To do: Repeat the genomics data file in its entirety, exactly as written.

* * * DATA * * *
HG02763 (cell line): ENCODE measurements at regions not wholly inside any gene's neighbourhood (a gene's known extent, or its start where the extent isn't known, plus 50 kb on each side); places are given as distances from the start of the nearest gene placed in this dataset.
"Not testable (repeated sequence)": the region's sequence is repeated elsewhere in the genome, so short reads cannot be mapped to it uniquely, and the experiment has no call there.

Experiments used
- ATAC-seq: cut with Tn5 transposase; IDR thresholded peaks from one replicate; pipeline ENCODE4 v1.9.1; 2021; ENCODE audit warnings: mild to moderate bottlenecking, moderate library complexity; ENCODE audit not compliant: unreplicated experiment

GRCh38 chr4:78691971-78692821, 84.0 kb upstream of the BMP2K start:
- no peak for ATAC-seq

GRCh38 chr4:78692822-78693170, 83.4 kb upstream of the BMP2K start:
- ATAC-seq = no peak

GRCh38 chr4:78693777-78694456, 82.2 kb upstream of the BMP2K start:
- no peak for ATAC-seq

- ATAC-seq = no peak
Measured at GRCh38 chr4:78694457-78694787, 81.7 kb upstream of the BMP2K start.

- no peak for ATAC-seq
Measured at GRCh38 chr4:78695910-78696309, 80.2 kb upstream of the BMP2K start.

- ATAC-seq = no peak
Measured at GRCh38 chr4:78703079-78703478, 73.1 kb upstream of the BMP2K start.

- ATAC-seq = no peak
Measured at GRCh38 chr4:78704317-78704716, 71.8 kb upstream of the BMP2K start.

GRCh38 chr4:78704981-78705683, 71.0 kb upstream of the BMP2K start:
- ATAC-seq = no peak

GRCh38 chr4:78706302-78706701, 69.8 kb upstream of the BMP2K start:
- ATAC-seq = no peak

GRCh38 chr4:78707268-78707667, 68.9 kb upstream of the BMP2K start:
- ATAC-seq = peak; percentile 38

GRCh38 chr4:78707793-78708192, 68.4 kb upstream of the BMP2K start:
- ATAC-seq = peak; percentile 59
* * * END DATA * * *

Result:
HG02763 (cell line): ENCODE measurements at regions not wholly inside any gene's neighbourhood (a gene's known extent, or its start where the extent isn't known, plus 50 kb on each side); places are given as distances from the start of the nearest gene placed in this dataset.
"Not testable (repeated sequence)": the region's sequence is repeated elsewhere in the genome, so short reads cannot be mapped to it uniquely, and the experiment has no call there.

Experiments used
- ATAC-seq: cut with Tn5 transposase; IDR thresholded peaks from one replicate; pipeline ENCODE4 v1.9.1; 2021; ENCODE audit warnings: mild to moderate bottlenecking, moderate library complexity; ENCODE audit not compliant: unreplicated experiment

GRCh38 chr4:78691971-78692821, 84.0 kb upstream of the BMP2K start:
- no peak for ATAC-seq

GRCh38 chr4:78692822-78693170, 83.4 kb upstream of the BMP2K start:
- ATAC-seq = no peak

GRCh38 chr4:78693777-78694456, 82.2 kb upstream of the BMP2K start:
- no peak for ATAC-seq

- ATAC-seq = no peak
Measured at GRCh38 chr4:78694457-78694787, 81.7 kb upstream of the BMP2K start.

- no peak for ATAC-seq
Measured at GRCh38 chr4:78695910-78696309, 80.2 kb upstream of the BMP2K start.

- ATAC-seq = no peak
Measured at GRCh38 chr4:78703079-78703478, 73.1 kb upstream of the BMP2K start.

- ATAC-seq = no peak
Measured at GRCh38 chr4:78704317-78704716, 71.8 kb upstream of the BMP2K start.

GRCh38 chr4:78704981-78705683, 71.0 kb upstream of the BMP2K start:
- ATAC-seq = no peak

GRCh38 chr4:78706302-78706701, 69.8 kb upstream of the BMP2K start:
- ATAC-seq = no peak

GRCh38 chr4:78707268-78707667, 68.9 kb upstream of the BMP2K start:
- ATAC-seq = peak; percentile 38

GRCh38 chr4:78707793-78708192, 68.4 kb upstream of the BMP2K start:
- ATAC-seq = peak; percentile 59